What do you see when you look at this photo?
The image appears to show an enormous, scary face suddenly emerging from the ocean.
But what you’re actually looking at is a stargazer fish which has buried itself in the sandy floor of the Mediterranean.
The photo was taken by Pietro Formis from Italy and is among several to be highly commended in this year’s Wildlife Photographer of the Year.
Mr Formis explained that he doesn’t normally take photos for competitions. He submitted this image because he “liked it a lot” but didn’t expect to win any commendation.
“I’m super happy and I’m counting the days for the ceremony. I think that I will see most of my, I will say colleagues, but they are my heroes and the top of photography so I can’t describe how happy I am,” Mr Formis said.
The overall winners of the Wildlife Photographer of the Year competition will be announced at an awards ceremony on 10 October. The annual Natural History Museum exhibition showcasing 100 photographs chosen from the thousands that entered the competition will open the following Friday, 13 October, and then as usual, will then go on tour around the world.
Scroll down this page, you’ll be able to enjoy some of the other highly commended images in what is the 59th year of the contest.
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Atlantic Stargazer fish, whose Latin name is Uranoscopus scaber, are so called because their eyes stick upwards. They are also predators, and in order to catch their prey they hide under sand with only their eyes and mouth visible – that’s what you can see in Mr Formis’ photo.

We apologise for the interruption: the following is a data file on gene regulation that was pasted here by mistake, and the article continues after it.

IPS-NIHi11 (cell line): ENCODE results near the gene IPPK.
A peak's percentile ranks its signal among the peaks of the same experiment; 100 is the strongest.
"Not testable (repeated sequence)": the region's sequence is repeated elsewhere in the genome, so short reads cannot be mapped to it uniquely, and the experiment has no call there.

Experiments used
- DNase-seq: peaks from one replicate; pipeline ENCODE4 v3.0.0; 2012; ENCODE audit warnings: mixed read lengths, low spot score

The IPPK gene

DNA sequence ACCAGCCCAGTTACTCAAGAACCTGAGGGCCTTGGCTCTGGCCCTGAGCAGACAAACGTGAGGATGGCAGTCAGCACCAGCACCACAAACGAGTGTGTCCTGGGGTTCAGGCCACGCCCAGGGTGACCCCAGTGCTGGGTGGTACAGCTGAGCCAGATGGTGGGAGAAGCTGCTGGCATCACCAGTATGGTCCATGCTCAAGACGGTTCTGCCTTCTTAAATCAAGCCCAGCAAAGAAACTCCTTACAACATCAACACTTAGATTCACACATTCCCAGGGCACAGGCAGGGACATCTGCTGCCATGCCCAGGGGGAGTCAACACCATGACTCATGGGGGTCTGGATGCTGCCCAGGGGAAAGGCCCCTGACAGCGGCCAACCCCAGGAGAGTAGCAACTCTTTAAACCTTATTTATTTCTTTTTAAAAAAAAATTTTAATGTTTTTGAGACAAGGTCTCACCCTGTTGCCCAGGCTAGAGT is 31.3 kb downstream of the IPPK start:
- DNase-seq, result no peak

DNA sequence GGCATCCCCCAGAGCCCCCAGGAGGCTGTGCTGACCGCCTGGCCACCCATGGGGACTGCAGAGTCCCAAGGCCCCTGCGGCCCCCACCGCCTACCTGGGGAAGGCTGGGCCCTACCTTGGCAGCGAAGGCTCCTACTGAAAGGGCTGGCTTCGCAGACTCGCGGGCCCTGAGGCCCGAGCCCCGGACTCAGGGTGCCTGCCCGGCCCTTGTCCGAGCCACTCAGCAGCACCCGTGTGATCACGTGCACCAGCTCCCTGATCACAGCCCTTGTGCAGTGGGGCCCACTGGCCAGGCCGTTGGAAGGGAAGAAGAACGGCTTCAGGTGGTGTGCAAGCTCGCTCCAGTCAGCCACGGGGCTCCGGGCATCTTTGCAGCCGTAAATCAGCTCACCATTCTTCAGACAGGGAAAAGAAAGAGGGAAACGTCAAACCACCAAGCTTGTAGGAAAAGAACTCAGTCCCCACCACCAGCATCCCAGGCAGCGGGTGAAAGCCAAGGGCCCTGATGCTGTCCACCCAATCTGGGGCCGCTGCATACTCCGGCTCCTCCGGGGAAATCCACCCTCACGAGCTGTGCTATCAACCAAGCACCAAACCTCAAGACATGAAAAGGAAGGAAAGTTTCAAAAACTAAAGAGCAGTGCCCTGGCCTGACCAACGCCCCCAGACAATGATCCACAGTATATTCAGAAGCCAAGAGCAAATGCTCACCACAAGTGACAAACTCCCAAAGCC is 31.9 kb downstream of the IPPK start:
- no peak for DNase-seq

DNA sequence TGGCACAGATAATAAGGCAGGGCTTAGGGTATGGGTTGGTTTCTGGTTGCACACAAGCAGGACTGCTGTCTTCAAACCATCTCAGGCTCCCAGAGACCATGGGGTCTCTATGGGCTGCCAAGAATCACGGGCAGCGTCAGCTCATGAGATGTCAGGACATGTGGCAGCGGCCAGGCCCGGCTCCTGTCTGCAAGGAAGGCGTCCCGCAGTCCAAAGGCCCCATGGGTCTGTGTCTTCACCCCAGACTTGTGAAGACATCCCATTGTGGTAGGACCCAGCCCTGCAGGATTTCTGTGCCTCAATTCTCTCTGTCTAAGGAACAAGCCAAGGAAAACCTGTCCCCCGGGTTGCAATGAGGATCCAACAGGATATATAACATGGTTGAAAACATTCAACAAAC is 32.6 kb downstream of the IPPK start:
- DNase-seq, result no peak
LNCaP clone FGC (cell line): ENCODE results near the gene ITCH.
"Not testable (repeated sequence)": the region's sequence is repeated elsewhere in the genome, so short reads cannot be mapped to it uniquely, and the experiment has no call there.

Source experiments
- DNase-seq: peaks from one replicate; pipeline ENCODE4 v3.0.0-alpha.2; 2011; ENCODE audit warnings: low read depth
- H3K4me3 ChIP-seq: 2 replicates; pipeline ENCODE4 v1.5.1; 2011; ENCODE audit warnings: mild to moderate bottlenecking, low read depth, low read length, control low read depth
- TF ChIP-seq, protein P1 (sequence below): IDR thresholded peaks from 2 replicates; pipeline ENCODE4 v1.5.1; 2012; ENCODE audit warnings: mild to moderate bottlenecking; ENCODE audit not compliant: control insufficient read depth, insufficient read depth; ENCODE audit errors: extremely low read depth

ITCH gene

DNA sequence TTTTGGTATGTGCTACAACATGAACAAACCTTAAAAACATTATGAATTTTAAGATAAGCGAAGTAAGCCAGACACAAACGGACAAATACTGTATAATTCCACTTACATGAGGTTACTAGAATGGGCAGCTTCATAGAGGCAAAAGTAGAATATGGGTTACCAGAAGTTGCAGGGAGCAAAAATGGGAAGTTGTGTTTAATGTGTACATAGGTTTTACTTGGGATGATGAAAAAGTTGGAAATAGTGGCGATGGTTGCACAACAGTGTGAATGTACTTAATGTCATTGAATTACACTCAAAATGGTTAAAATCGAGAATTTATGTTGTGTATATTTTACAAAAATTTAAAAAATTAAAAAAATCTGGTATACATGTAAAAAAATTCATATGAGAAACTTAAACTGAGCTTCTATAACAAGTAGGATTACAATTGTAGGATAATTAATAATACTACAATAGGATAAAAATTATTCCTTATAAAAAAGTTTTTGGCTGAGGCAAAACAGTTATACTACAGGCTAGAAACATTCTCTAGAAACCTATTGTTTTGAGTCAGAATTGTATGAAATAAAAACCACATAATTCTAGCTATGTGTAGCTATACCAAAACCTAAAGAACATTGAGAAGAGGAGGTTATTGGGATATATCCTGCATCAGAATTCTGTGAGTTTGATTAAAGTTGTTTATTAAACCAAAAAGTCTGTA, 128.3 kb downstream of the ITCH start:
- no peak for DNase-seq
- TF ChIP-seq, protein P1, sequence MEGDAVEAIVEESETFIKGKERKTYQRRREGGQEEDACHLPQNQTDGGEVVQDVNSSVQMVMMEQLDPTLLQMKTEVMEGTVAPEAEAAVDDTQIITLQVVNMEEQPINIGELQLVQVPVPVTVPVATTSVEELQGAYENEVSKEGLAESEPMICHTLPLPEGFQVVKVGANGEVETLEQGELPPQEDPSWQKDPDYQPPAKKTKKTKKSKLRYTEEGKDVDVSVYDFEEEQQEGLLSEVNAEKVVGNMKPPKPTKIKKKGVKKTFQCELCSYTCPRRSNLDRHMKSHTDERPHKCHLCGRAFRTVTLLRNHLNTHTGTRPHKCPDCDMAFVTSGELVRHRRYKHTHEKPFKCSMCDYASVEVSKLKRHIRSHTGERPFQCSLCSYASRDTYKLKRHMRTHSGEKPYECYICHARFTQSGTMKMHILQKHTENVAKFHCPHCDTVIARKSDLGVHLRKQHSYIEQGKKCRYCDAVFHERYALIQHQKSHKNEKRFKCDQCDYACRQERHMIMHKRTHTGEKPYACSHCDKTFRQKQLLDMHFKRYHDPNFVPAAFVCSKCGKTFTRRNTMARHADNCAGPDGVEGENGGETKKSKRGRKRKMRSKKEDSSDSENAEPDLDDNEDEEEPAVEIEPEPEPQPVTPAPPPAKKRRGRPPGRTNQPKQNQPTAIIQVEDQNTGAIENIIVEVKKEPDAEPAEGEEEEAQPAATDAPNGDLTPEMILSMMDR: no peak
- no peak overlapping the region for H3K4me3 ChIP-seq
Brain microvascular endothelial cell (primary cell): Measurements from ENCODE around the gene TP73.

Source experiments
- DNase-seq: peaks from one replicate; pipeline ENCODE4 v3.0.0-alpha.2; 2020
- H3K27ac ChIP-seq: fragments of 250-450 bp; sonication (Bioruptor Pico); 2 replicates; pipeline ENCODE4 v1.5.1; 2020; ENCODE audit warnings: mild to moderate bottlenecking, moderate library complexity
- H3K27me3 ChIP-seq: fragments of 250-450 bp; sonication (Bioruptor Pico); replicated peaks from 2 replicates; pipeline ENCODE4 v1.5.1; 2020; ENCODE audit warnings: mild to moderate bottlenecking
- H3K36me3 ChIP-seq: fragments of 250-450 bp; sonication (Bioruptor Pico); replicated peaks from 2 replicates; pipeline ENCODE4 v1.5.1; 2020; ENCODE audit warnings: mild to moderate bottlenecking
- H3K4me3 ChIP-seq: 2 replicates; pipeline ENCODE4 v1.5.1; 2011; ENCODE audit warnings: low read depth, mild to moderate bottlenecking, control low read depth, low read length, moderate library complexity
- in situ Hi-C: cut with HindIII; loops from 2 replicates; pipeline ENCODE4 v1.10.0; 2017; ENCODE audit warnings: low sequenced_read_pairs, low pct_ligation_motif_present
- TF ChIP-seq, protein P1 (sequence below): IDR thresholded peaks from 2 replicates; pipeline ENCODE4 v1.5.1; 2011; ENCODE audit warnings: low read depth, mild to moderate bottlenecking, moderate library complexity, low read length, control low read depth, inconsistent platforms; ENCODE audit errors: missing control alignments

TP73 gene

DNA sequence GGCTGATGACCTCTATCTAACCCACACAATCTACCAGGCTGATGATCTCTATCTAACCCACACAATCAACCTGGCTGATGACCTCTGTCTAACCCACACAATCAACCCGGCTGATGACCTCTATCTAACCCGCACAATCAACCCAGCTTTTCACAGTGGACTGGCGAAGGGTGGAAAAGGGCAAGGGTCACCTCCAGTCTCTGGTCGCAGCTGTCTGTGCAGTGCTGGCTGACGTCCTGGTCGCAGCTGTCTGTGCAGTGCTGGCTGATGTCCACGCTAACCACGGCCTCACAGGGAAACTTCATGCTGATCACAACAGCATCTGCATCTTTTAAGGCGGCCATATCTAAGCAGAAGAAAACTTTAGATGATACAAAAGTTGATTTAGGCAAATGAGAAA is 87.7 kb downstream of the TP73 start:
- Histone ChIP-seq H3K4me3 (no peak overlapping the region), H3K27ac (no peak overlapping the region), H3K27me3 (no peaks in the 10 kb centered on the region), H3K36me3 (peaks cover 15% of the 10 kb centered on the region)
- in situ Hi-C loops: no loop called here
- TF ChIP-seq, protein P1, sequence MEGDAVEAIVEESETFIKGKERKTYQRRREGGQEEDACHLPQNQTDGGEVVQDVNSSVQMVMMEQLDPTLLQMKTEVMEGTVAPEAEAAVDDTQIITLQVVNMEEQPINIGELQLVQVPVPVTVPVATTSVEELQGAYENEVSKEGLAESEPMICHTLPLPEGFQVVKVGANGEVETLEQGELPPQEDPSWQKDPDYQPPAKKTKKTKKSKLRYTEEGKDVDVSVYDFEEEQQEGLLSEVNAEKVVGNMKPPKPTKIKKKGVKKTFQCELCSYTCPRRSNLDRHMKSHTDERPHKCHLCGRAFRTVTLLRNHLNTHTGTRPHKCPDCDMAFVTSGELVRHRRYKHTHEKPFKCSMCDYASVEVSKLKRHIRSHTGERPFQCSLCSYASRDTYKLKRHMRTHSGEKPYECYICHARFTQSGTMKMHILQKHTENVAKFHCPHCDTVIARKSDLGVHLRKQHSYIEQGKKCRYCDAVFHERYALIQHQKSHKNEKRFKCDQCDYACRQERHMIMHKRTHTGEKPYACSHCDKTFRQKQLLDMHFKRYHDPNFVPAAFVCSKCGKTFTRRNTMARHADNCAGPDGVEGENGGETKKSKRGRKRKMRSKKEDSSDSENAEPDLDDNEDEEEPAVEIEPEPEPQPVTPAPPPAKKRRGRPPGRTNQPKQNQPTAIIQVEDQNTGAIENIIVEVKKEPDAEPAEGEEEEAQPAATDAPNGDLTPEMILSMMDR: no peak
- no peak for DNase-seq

“To me it looks like a voodoo mask or a human face and those are species that I like most, the species that have a human-like face, with big eyes and big mouth. It’s a beautiful animal,” Mr Formis said.
Mr Formis explained that by using concentrated light from a flash, a slow shutter speed and deliberate movement he managed to photograph the stargazer almost illuminated in the clear blue water.
“For me it’s like a waterfall and then from behind you see this scary face. I took a few different images, but this one I prefer,” he said.
Underwater photography has almost become an “obsession” for Mr Formis since his father – also a photographer – took him diving and changed his life.
Going in the water and taking pictures of all the beauty, it’s something that I feel privileged to do,” he said.
Zhai Zeyu watched as coots attempted to cross a frozen pond in northeast China. After scrambling in the water for food, this coot eventually caught a loach.
Category – Young Wildlife Photographer of the Year, 10 Years and Under
A controlled fire was lit on an area of Kenya’s Maasai Mara. Not long afterwards, hundreds of birds – particularly storks and kites – arrived at the scene. Elza noted that while most birds kept their distance, the storks moved close to the fire looking for easy prey.
Category – Wildlife Photographer of the Year, Birds
Atsuyuki Ohshima caught this shot of a young female Yakushima macaque enjoying a ride on a deer’s back. On Yakushima Island, this is rare but not unheard of.
Category – Wildlife Photographer of the Year, Mammals
A mason bee builds the roof of its nest while memorising landmarks around it so it was able to find the nest again. Solvin gradually moved his equipment towards the nest each time it flew away and after two hours, the bee was using his equipment as a landmark.
Category – Wildlife Photographer of the Year, Invertebrates
While documenting the evacuation of animals from war-torn Ukraine, Michał snapped the moment a team opened a crate to check on an evacuated tiger cub.
Category – Wildlife Photographer of the Year, Photojournalism